Master Josefo cited Kowal v. Shyiak, 2012 ONCA 512, which indicates that as long as there is ample evidence of the elements for a Plaintiff to have discovered her claim, this will suffice when it comes to determining when a limitation period begins to run. Further, in Peixeiro v. Haberman, [1997] 3 SCR 549, the Supreme Court of Canada found that “the exact extent of the loss of the plaintiff need not be known for the cause of action to accrue”.

In Safi (Litigation Guardian of) v. Bruce N. Huntley Contracting Ltd., 2010 ONCA 545, it “defies common sense and is not what the discoverability rule is intended to accomplish” to have variability in the limitation period when the ownership of a vehicle is not immediately known. To allow this would undermine the stability and predictability intended within the Limitations Act.


Contrary to the arguments made by the Plaintiff, Master Josefo found that an MTO search could have been done, which would have identified Ford as an owner. In fact, it was determined that the Plaintiff’s lawyer conducted these searches most of the time and that there was no explanation as to why one was not completed in this case. Master Josefo found that this lack of a good explanation why or how this was missed does not rebut the presumption. The Court found that the Plaintiff was not duly diligent and that there was no ground to add a newly discovered Defendant after the expiry of the limitation period.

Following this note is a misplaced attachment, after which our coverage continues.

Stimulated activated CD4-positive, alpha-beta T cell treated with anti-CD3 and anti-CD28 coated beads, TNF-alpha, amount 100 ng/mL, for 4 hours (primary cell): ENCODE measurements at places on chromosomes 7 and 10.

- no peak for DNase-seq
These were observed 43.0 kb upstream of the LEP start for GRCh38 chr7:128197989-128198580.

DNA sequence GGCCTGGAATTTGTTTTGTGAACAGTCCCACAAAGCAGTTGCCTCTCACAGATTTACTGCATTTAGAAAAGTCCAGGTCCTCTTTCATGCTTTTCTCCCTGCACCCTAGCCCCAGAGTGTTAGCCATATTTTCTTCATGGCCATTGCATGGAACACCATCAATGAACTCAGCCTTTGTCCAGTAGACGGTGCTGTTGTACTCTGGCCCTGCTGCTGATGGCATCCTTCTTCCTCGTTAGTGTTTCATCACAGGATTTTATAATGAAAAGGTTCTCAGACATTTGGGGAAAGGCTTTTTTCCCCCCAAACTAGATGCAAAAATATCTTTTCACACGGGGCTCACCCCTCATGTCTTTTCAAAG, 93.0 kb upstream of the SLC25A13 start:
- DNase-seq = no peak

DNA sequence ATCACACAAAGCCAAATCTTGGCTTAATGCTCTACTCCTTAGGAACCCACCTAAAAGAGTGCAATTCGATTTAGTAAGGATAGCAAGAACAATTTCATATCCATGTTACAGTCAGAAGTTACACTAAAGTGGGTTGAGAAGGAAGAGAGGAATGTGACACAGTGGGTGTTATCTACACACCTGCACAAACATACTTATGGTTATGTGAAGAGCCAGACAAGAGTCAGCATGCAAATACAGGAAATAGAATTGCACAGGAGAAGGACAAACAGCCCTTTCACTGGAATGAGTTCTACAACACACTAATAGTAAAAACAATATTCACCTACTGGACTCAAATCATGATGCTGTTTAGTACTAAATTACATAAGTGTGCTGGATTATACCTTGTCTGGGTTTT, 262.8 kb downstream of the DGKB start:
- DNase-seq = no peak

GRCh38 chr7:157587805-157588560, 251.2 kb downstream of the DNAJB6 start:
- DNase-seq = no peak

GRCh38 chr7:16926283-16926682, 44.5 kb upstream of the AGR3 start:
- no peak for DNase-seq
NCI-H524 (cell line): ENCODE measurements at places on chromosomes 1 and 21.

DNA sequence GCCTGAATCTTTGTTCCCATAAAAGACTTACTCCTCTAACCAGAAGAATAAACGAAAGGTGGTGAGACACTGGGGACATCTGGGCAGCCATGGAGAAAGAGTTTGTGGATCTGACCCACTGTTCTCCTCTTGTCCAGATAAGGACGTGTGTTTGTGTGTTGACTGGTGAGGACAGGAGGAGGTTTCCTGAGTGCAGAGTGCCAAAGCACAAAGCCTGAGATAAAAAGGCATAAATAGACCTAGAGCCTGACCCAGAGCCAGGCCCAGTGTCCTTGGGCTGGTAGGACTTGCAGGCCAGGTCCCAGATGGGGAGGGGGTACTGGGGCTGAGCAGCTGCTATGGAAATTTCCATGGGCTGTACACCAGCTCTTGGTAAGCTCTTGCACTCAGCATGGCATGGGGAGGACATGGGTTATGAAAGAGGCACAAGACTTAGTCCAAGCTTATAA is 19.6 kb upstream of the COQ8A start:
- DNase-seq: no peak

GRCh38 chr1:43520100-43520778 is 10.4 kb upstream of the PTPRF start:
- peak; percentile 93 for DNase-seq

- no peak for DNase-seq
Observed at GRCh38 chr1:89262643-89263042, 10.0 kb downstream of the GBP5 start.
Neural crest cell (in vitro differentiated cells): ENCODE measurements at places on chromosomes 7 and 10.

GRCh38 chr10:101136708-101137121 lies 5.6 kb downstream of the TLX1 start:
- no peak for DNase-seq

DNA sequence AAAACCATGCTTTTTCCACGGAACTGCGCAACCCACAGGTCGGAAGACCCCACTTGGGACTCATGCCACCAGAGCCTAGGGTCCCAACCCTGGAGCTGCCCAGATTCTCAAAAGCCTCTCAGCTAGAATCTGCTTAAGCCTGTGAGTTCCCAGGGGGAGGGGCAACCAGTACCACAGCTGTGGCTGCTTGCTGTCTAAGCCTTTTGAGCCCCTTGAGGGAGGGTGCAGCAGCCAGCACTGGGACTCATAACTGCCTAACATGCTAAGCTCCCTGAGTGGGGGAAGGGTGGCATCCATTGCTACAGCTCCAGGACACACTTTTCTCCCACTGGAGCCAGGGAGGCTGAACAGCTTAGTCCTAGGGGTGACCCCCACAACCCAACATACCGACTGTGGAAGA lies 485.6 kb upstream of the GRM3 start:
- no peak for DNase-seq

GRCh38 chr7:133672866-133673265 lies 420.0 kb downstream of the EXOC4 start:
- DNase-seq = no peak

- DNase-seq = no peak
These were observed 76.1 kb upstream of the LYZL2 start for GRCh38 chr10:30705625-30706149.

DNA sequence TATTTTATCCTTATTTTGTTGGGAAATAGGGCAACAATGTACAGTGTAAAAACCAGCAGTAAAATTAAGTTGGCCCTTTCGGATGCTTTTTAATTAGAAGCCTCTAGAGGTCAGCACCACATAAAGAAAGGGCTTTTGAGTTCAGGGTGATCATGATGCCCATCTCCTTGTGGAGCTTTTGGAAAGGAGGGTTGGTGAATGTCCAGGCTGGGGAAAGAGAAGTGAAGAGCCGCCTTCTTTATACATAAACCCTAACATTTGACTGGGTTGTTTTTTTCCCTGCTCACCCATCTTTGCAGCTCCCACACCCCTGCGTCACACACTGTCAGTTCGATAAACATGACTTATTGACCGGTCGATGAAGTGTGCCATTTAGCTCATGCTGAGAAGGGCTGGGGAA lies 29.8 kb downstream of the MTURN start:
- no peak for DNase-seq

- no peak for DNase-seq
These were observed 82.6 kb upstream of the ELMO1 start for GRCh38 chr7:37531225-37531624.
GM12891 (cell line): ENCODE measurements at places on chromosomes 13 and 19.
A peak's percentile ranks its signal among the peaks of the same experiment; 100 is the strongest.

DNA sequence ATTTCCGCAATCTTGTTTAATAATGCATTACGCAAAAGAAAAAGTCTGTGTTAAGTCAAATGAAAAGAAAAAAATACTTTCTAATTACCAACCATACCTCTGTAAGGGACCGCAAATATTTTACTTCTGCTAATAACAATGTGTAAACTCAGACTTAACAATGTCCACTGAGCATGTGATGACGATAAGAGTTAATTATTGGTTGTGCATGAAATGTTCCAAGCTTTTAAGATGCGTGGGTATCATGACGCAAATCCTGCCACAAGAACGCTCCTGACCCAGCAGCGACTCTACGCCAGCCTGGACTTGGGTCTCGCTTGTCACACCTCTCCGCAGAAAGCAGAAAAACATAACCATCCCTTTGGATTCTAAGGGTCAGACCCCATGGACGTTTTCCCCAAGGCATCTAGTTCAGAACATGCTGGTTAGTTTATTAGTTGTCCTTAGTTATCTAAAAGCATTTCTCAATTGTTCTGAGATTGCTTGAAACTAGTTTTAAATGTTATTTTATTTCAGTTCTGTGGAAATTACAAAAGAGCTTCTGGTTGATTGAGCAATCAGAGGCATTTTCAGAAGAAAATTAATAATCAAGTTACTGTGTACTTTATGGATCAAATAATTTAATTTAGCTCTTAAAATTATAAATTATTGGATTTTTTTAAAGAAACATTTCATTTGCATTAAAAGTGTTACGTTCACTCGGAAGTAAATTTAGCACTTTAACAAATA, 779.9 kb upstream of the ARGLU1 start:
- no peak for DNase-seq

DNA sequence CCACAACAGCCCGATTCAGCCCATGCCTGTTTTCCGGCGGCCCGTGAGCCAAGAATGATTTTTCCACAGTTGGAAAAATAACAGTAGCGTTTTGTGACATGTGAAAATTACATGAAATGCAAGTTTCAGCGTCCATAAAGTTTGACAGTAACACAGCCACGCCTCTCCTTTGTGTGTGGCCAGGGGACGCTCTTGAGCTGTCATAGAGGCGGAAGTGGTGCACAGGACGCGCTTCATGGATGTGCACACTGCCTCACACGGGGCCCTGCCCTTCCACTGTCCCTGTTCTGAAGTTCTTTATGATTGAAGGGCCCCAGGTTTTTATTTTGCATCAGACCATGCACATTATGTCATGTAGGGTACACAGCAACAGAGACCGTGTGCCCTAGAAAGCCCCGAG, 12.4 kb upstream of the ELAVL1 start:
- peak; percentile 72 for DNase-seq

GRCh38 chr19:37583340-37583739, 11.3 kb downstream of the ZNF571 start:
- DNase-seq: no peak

Master Josefo disagreed with the Plaintiff’s alternative argument (that her cause of action did not arise until after a medical assessment in May 2019), finding that case law expressly contradicted this argument. The Plaintiff knew as of two years after the accident that she should sue the known Defendants. He noted that although her cause of action may have been uncertain, it was still sufficiently accrued for an action to be commenced. It was noted that the Plaintiff had actually commenced the action before that May 2019 date, begging the question as to why she would have done this if she truly believed that the limitation began to run after the May 2019 assessment.


Ultimately, the Court dismissed the Plaintiff’s Motion. The claim was fully discoverable within the presumptive two years from the date of the accident. The evidence revealed that the Plaintiff had all necessary information within the two-year limitation period after the accident, yet through inadvertence, failed to act on it.

Written by

Jessica joined Gluckstein Lawyers as an articling student in 2017 and is a graduate of the J.D. program from the Faculty of Law at Western University. She graduated on the Dean’s Honour List and was awarded the Law Society of Ontario Prize for academic excellence.

As a law student, Jessica worked as a Research Student for Professor Richard H. McLaren and contributed to various corporate and commercial publications. Throughout her time in law school, she was actively involved in the Western Journal of Legal Studies as both a Managing Editor and Senior Editor and volunteered as an Associate Caseworker with the Family Law Team at Western’s Community Legal Services clinic. She also participated in an exchange program during her final year of law school at Stockholm University.

Prior to law school, Jessica graduated from the University of Toronto with an Honours Bachelor of Science degree with High Distinction in the areas of Psychology, Sociology, and Urban Studies.